Australia has ceased providing direct aid to the Palestinian Authority (PA), with Foreign Minister Julie Bishop saying the donations could increase the self-governing body’s capacity to pay Palestinians convicted of politically motivated violence.
Ms Bishop said funding was cut to the World Bank’s Multi-Donor Trust Fund for the Palestinian Recovery and Development Program after writing to the Palestinian Authority in late May seeking assurance that Australian funding was not going to Palestinian criminals.
Australia sends about $10 million in aid to Palestine territories. It will now direct its funds through the United Nations.
Concerns have been raised by some Coalition politicians, including backbencher Eric Abetz, that the money sent through the World Bank had gone towards funding violence in the region.
Ms Bishop said she was confident no Australian funds had been used inappropriately.
“I am confident that previous Australian funding to the PA through the World Bank has been used as intended,” she said in a statement.
“However, I am concerned that in providing funds for this aspect of the PA’s operations, there is an opportunity for it to use its own budget to [fund] activities that Australia would never support.”
“Any assistance provided by the Palestine Liberation Organisation to those convicted of politically motivated violence is an affront to Australian values and undermines the prospect of meaningful peace between Israel and the Palestinians,” she added.
Australia allocated $43 million for humanitarian assistance in the region for the current fiscal year, which began on July 1.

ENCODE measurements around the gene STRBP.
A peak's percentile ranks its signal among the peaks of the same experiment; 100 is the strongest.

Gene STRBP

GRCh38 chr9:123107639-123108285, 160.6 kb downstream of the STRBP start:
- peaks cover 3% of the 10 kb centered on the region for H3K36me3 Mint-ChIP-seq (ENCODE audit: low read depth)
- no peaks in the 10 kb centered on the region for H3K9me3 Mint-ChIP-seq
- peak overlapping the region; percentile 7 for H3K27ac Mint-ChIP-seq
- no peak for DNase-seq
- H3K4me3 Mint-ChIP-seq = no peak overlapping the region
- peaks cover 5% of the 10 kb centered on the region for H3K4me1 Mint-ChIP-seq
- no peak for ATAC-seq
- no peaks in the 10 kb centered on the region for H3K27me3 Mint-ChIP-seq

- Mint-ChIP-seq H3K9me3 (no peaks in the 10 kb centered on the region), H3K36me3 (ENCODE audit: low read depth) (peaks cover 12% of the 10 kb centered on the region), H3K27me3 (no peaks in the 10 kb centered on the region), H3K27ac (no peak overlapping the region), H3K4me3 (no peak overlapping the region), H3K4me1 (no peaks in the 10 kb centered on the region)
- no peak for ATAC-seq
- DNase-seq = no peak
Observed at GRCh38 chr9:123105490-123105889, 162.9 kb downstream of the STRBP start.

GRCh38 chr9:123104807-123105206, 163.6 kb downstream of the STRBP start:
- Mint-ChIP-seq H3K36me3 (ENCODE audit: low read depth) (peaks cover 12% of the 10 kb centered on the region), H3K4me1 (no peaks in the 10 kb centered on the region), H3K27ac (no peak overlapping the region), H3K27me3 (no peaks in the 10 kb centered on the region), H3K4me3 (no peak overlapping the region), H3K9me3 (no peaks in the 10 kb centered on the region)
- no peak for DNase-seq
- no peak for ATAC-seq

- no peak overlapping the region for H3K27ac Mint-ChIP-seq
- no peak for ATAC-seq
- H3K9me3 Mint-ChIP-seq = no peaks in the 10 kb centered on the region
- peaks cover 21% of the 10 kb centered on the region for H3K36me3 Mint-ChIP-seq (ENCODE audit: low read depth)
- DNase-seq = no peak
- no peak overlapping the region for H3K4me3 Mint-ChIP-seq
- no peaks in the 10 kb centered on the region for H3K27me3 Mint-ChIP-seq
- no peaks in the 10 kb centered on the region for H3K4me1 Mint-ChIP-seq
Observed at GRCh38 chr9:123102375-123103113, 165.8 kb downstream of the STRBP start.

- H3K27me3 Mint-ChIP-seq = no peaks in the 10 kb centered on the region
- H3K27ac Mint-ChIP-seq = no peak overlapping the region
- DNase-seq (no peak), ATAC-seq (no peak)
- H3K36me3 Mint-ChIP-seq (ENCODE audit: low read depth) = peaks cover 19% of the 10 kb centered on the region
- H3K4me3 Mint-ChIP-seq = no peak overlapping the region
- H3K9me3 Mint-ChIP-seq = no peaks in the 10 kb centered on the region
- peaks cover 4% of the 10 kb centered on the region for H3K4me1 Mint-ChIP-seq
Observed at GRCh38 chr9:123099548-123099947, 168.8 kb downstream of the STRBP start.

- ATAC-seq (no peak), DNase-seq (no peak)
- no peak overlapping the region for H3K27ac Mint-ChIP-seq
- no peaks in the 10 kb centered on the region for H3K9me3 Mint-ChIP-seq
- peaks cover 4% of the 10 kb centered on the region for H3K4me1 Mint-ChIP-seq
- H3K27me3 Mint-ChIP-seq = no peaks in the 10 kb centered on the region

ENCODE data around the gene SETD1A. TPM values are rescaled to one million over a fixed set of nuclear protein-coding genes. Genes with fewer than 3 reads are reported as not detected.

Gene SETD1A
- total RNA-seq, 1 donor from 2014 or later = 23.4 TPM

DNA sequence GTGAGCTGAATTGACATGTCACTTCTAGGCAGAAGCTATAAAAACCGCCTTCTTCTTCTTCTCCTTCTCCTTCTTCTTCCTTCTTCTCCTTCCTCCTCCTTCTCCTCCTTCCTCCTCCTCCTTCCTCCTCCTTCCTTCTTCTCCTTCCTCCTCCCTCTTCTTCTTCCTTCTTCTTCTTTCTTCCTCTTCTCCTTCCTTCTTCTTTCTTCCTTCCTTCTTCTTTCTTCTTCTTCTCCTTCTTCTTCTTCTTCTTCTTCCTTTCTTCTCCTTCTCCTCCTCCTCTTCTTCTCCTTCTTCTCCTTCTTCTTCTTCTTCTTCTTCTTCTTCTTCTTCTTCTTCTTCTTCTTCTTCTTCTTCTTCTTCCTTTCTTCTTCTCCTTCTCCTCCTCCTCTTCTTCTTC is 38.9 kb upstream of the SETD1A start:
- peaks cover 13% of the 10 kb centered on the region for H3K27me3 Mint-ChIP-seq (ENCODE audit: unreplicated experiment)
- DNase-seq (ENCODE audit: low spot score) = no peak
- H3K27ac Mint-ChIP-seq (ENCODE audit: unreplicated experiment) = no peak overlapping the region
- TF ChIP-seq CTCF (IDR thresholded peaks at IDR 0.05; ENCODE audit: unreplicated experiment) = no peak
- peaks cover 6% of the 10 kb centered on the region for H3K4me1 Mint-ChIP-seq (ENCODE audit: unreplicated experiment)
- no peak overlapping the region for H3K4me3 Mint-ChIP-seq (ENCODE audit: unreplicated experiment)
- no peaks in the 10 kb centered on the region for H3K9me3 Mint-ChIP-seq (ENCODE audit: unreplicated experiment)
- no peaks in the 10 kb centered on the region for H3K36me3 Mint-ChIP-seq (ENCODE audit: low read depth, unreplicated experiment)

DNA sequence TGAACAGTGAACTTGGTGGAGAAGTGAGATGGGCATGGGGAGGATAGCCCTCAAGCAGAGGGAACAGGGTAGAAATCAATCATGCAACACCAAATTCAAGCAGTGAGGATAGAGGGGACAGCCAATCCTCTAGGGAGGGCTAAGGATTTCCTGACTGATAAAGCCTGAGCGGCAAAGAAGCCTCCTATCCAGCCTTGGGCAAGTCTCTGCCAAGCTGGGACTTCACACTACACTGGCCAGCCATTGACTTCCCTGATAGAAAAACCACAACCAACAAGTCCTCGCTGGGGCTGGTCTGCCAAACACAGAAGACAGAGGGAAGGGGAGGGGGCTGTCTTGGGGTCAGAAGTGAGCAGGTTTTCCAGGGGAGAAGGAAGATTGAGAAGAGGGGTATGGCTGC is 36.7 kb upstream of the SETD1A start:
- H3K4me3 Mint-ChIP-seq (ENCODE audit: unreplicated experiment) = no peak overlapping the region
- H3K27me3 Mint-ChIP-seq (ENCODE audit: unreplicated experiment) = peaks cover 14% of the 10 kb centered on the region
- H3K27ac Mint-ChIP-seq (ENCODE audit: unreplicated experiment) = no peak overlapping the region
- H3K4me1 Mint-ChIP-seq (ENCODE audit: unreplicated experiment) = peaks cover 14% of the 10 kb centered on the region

Australia following US lead
In March, Israeli Prime Minister Benjamin Netanyahu praised the US Government for passing a law that suspended some financial aid to the Palestinians over the stipends paid to families of Palestinians killed or jailed in fighting with Israel.
Mr Netanyahu said the Taylor Force Act, named after an American killed in Israel by a Palestinian in 2016, a “powerful signal by the US that changes the rules” by cutting “hundreds of millions of dollars for the Palestinian Authority that they invest in encouraging terrorism”.
The Palestinians say the families are victims of violence.
Palestinian official Nabil Abu Rdeneh condemned the law, saying it did not “allow for the creation of an atmosphere conducive to peace”.
Mr Abetz welcomed Ms Bishop’s decision.
“Minister Bishop’s strong and decisive decision today to ensure that the Palestinian Authority can no longer use our aid to free up money in its budget for state-promoted terrorism is very positive,” Mr Abetz said.
“It is vital that we ensure that our foreign aid is not being spent on, or making money available for, the promotion of terrorism and so funnelling our aid to the Palestinian Territories through the United Nations will provide greater assurance that the Palestinian Authority’s clever accounting cannot occur,” he added.
Ms Bishop said the United Nations’ Humanitarian Fund helps 1.9 million people, predominately in the Gaza Strip where the humanitarian situation continues to deteriorate.